We're using PCR-based tests that are highly accurate, over 95% sensitivity and specificity. That was a question cost of surveillance testing. Please know that surveillance testing is covered by the institution. So it doesn't matter what the frequency is. And diagnostic testing, which is ordered by a licensed provider, is covered by insurance with no out-of-pocket costs to patients, and that's federal legislation.
There is a question about will all students in Ithaca be required to have a test even if they're taking classes remotely? Yes. Recognize that the Ithaca community and the Cornell community are integral to each other and linked. And because of that, all students in the Ithaca area, regardless of where they're taking classes, will be in some level of those intervals that I just mentioned. Folks who are studying remotely will have one element of potential exposure reduced, but they may be coming to campus for other reasons, for example, to access health care at Cornell Health.
OK. The question about student's right to privacy, this is a great question. I'm delighted to answer it. Privacy of protected health information is taken seriously by the institution, by Cornell Health, by Tompkins County Health Department. Test results are confidential. Now of course, it's important to know that confidentiality is balanced with public health priorities. The health department and Cornell Health work with students who test positive to identify their close contacts, to make sure that others in the community who might have been exposed get tested and are cared for.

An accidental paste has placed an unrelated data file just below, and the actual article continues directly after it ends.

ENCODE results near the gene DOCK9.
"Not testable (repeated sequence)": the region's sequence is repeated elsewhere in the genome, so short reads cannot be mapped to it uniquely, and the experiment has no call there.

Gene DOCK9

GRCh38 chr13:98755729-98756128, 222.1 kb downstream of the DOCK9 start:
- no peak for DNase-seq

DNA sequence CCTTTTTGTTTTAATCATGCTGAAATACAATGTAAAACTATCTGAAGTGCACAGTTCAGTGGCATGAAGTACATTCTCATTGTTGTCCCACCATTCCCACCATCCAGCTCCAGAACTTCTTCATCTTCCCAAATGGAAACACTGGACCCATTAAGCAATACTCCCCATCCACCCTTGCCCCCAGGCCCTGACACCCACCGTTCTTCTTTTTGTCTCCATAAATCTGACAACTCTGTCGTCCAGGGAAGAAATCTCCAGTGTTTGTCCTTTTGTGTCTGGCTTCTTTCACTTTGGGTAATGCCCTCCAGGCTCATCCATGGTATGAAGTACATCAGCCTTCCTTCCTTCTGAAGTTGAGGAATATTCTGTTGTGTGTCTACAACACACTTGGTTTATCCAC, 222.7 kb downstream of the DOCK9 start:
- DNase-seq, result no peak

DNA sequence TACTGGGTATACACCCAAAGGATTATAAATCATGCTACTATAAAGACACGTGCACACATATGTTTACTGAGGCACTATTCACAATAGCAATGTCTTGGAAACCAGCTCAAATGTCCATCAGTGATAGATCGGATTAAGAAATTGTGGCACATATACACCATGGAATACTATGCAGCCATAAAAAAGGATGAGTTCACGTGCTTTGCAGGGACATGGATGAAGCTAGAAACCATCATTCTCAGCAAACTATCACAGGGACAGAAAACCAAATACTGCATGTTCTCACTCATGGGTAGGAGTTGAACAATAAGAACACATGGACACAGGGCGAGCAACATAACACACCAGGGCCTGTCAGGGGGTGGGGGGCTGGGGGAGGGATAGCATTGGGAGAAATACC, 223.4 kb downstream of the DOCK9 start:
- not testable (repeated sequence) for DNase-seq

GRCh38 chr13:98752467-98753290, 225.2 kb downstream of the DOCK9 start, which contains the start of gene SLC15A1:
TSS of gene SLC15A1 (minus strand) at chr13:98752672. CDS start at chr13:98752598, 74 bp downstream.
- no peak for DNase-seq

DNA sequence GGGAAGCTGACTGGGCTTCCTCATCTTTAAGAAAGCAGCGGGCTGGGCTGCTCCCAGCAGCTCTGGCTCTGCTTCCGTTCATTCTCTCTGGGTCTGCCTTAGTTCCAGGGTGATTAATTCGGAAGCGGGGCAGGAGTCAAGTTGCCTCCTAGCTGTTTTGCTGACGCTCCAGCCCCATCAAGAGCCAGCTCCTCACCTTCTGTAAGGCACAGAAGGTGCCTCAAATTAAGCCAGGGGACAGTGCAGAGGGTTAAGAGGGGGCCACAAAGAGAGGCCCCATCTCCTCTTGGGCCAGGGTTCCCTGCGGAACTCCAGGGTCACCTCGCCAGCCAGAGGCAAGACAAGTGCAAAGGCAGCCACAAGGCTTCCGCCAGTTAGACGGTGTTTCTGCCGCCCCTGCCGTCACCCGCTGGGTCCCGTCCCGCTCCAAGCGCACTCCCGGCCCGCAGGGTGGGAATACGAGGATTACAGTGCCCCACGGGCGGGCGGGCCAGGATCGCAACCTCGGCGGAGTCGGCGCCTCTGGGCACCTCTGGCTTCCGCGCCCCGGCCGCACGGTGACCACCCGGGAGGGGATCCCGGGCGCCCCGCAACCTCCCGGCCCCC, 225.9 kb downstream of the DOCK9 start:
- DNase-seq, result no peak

As health care professionals, we also help students get the support they need, for example, for isolation housing, for students who are in residential halls. By making connections to campus partners, know that we hold the medical information and provide to campus partners only that limited information that they need to be able to provide the support. Here's an example of what that looks like. If a student needs to be in isolation for a period of time for COVID or any other communicable disease, we can, if needed, issue an academic accommodation for that specific period of time. So the student's able to recuperate and not go to class where they may expose others. We don't need to provide a list of the diagnoses for which that temporary accommodation is needed.
And we do this routinely. We provide these accommodations without negatively impacting students' right to privacy all the time. I get it that there's heightened anxiety about COVID. Know that we have core public health processes and experience to guide us.